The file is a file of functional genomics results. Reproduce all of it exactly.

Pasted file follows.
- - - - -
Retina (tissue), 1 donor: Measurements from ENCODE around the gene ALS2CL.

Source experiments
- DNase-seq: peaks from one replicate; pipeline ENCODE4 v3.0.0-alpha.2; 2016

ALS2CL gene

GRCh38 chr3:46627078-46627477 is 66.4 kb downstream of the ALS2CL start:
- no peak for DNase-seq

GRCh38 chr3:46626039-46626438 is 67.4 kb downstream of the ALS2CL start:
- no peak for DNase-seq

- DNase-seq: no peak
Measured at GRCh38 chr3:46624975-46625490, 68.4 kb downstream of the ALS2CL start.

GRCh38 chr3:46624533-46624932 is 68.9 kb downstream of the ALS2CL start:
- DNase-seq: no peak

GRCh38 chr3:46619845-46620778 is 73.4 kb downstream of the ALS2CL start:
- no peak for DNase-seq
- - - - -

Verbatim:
Retina (tissue), 1 donor: Measurements from ENCODE around the gene ALS2CL.

Source experiments
- DNase-seq: peaks from one replicate; pipeline ENCODE4 v3.0.0-alpha.2; 2016

ALS2CL gene

GRCh38 chr3:46627078-46627477 is 66.4 kb downstream of the ALS2CL start:
- no peak for DNase-seq

GRCh38 chr3:46626039-46626438 is 67.4 kb downstream of the ALS2CL start:
- no peak for DNase-seq

- DNase-seq: no peak
Measured at GRCh38 chr3:46624975-46625490, 68.4 kb downstream of the ALS2CL start.

GRCh38 chr3:46624533-46624932 is 68.9 kb downstream of the ALS2CL start:
- DNase-seq: no peak

GRCh38 chr3:46619845-46620778 is 73.4 kb downstream of the ALS2CL start:
- no peak for DNase-seq